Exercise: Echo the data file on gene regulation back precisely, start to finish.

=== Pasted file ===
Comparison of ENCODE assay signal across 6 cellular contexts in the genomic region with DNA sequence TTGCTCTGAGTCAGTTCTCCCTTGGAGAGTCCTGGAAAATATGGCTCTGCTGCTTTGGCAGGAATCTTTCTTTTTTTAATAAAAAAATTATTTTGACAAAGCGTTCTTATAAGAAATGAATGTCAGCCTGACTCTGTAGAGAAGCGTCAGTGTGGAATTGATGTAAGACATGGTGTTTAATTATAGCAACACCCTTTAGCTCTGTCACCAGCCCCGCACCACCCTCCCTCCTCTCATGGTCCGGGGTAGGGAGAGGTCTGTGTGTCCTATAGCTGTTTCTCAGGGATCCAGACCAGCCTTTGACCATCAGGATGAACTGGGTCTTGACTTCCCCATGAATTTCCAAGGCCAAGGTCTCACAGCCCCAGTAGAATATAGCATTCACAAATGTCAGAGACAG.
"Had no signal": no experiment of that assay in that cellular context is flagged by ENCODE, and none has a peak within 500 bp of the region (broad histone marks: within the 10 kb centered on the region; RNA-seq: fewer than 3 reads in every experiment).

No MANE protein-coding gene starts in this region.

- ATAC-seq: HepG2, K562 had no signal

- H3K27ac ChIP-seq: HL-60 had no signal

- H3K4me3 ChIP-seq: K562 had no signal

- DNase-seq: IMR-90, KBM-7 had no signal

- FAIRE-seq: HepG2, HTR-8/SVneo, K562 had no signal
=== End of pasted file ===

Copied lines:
Comparison of ENCODE assay signal across 6 cellular contexts in the genomic region with DNA sequence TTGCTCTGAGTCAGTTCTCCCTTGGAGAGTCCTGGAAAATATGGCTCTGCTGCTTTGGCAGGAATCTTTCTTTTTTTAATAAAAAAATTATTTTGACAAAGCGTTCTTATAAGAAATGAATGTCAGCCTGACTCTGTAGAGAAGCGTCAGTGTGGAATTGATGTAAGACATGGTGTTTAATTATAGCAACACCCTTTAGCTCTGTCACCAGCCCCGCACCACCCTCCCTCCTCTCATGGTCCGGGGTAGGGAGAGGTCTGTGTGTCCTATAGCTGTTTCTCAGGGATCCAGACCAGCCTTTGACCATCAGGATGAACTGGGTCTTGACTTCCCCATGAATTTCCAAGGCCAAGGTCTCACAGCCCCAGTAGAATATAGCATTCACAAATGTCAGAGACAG.
"Had no signal": no experiment of that assay in that cellular context is flagged by ENCODE, and none has a peak within 500 bp of the region (broad histone marks: within the 10 kb centered on the region; RNA-seq: fewer than 3 reads in every experiment).

No MANE protein-coding gene starts in this region.

- ATAC-seq: HepG2, K562 had no signal

- H3K27ac ChIP-seq: HL-60 had no signal

- H3K4me3 ChIP-seq: K562 had no signal

- DNase-seq: IMR-90, KBM-7 had no signal

- FAIRE-seq: HepG2, HTR-8/SVneo, K562 had no signal